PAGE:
Expert Advice: What to do for an injured wrist
Host Amber Smith: Here's some expert advice from Dr. Brian Harley from Upstate Medical University. What should a person do for an injured wrist?
Brian Harley, MD: It really depends, because our wrists are constantly being used every day. And at times you catch it in the door as you go through, or you grab it on a railing going down the stairs. And sometimes those are just fairly little, minor things, and it's not too much to worry about, but if somebody has really fallen and their wrist is sore and they go, "Gosh, I think there might be something wrong," I mean, the first thing is obviously you need to see a trained medical professional for an evaluation.
And sometimes that's just an urgent care or your primary care or a walk-in clinic, and you get it assessed. If it's really bad, if you get a lot of swelling and there's a terrible pain to start with, then, unfortunately, sometimes you have to go to the emergency department. Some of the urgent cares do offer some specialized orthopedic care, and so that's an option. But the first thing is really just to go see somebody to assess the severity of it, if it's concerning, and typically that involves a clinical exam and very frequently an X-ray, just to make sure that everything looks lined up.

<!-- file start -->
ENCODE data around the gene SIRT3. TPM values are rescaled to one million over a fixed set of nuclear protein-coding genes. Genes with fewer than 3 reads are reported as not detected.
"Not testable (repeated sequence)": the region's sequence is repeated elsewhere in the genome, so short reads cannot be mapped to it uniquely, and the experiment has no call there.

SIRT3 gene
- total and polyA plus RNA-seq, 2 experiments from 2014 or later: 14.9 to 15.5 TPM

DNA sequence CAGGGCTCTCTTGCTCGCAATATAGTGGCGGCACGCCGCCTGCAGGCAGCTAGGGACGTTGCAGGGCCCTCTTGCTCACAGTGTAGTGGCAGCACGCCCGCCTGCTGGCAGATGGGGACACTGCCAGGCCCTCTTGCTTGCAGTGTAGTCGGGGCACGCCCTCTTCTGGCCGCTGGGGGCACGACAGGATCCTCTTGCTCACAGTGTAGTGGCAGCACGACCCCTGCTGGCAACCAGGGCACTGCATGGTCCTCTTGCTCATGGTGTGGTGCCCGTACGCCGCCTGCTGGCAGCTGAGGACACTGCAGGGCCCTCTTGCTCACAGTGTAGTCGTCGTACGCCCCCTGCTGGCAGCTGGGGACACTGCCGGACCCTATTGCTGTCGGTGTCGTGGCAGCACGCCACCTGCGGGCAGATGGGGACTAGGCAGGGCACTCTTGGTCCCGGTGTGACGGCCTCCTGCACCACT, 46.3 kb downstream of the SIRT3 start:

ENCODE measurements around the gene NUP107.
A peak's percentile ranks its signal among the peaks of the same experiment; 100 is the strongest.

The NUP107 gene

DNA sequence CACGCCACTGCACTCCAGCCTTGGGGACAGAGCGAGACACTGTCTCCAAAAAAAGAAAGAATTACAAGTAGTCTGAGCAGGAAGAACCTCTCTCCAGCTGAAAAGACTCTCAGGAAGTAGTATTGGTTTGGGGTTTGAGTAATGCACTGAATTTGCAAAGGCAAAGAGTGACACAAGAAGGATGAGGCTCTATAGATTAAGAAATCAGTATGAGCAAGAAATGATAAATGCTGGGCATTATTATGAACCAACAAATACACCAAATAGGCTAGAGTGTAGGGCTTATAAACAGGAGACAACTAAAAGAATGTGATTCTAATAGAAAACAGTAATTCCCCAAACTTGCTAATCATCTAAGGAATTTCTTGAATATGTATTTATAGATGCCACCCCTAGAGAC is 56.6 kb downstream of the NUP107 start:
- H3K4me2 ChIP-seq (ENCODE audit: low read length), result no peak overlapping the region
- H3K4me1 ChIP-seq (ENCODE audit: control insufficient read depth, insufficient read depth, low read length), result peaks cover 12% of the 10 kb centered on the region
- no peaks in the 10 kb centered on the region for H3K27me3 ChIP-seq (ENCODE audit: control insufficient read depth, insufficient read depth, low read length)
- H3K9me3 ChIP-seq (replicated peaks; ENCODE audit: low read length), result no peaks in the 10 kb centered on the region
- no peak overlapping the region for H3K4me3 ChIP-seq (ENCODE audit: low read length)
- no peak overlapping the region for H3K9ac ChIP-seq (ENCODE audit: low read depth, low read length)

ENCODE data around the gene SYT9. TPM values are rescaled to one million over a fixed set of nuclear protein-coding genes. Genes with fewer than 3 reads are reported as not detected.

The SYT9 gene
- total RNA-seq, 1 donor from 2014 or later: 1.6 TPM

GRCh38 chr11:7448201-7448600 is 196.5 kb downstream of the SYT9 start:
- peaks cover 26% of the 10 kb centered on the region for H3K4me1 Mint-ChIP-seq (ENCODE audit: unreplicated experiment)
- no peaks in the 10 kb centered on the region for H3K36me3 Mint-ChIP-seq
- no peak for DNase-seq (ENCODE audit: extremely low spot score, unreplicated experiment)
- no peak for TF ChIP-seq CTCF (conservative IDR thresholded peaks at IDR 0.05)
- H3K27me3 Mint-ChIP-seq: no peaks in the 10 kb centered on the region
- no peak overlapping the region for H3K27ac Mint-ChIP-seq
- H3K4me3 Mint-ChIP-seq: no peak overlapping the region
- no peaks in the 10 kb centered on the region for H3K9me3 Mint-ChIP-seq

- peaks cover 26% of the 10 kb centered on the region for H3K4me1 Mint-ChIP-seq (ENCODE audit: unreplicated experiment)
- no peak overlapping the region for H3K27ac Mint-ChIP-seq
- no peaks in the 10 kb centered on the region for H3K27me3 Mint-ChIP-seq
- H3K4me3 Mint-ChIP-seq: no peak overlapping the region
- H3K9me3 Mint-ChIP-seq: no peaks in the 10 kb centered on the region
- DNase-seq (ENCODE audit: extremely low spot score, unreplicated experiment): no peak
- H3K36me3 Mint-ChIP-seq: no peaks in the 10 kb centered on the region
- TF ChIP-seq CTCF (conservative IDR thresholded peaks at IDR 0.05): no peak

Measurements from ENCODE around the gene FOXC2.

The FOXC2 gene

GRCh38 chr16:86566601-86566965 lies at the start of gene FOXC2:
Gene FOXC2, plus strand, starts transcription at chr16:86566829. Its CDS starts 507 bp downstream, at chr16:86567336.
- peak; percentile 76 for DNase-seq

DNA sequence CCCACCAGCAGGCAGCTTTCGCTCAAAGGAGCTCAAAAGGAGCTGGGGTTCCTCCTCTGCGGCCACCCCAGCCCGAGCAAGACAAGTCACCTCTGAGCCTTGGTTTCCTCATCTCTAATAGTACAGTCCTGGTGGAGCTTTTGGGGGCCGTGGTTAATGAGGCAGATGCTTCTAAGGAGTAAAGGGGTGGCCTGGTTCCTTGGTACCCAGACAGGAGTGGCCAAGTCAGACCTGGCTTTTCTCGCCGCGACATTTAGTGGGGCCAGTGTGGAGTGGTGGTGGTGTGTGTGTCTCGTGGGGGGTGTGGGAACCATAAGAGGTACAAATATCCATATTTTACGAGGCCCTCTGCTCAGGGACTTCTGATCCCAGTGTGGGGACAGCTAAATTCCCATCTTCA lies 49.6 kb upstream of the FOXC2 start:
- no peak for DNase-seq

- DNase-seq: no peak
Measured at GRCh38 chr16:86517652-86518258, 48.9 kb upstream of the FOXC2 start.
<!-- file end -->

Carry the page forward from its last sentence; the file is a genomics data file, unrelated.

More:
There's a few things that can be bad. You can even break a scaphoid (bone) or some of these things that can slip through the cracks. And so, if at first it doesn't settle down pretty quickly, and you get a first evaluation, and you're pretty happy if it gets better quickly, then you're good.
And if it continues to persist, then that's typically when you seek an orthopedic consultation.
Host Amber Smith: You've been listening to Dr. Brian Harley from Upstate Medical University.